Global Healthcare

by admin on 01/04/2018 5:03 AM

Global Healthcare Private Equity and Corporate M&A Report 2017

Bain report | April 19, 2017

By Kara Murphy, Nirad Jain, Joshua Weisbrod, Franz-Robert Klingan,
Vikram Kapur, Justin Doshi and Jeff Haxer

Turmoil creates opportunity, and in 2016, there was plenty of both.

Private equity investors contended with a world of uncertainty.1 Would the long-running global recovery gain strength, falter or muddle along? Would the UK vote to exit the EU? Who would win the US presidential election?

Amid all this volatility, investors latched onto healthcare as a safe haven—that is, an industry with proven resilience to economic turbulence. The growth of healthcare is powered by several immutable long-term trends: an aging global population, a rising incidence of chronic diseases, an expanding demand for quality services and an ongoing need to deliver those services more efficiently. 

Impelled by this logic and helped by low interest rates and readily available capital, funds pushed the total disclosed deal value for healthcare private equity to $36.4 billion in 2016, the highest level since 2007. It was a banner year in spite of a welter of questions surrounding the industry—especially in the US, the world’s largest healthcare market. What would happen to the Affordable Care Act, and what would that mean for insurance reimbursement rates? Would two pending megamergers between US health insurers be blocked by the courts? Would pharmaceutical prices come under greater pressure? In this kind of environment, could the sky-high valuations for deal targets that had prevailed during the past few years be sustained? Would multiples continue to expand?

Given these concerns, investors selected their targets with care. They focused on those areas that were less exposed to regulatory uncertainty, including outsourced services, healthcare IT and retail health providers. PE funds took advantage of a disparity between public and private valuations for some healthcare assets, prompting a surge in public-to-private transactions. The flip side of this trend was a falloff in the number of IPOs amid a modest decline in overall exit activity.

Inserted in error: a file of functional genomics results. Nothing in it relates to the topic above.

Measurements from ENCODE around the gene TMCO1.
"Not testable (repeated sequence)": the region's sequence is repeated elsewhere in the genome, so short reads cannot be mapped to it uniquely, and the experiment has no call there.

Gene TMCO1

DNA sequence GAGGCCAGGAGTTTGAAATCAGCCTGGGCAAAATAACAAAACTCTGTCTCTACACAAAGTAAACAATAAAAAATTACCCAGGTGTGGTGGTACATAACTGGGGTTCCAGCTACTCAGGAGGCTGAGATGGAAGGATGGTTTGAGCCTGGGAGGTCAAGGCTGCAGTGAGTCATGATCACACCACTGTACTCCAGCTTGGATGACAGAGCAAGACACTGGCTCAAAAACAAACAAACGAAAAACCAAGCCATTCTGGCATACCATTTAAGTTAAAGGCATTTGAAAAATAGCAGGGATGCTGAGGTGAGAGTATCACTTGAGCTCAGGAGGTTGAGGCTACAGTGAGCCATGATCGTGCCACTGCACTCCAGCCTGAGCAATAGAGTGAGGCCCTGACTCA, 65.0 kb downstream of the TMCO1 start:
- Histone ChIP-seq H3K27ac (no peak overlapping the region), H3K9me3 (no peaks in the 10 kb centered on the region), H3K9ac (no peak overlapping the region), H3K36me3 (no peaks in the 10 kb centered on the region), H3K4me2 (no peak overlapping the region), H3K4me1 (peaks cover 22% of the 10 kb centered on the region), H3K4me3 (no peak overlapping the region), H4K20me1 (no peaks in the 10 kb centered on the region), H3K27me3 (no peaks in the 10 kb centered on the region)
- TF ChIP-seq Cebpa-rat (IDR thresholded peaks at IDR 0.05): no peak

With many buyers chasing a limited number of choice targets, valuations continued to rise. Healthcare deal teams at traditional PE buyout funds faced heated competition for deals as new categories of players entered the fray. They included generalist PE investors, technology investors, sovereign wealth funds, pension funds and family offices. And while the total value of corporate M&A in healthcare fell sharply in 2016 (due mostly to a dearth of megadeals), corporate buyers remained active across the healthcare spectrum, often vying with funds for deals.

In this challenging environment, successful healthcare PE investors can be guided by a few key principles:

  • Focus on category leaders. Companies that are proven leaders in their segments are better able to withstand macro downdrafts. . .
  • Embrace efficiency. Whatever happens with economic growth and government regulation, healthcare companies worldwide will continue to be under pressure to deliver services more efficiently. . .
  • Be creative. With valuations high and returns less predictable, PE investors are spreading the risk by partnering with other funds, as well as with corporate buyers. Executing large, expensive buyouts requires careful preparation, and many funds are entering into these sizable deals with preset plans for quick roll-ups or spin-offs.

Read the entire report at

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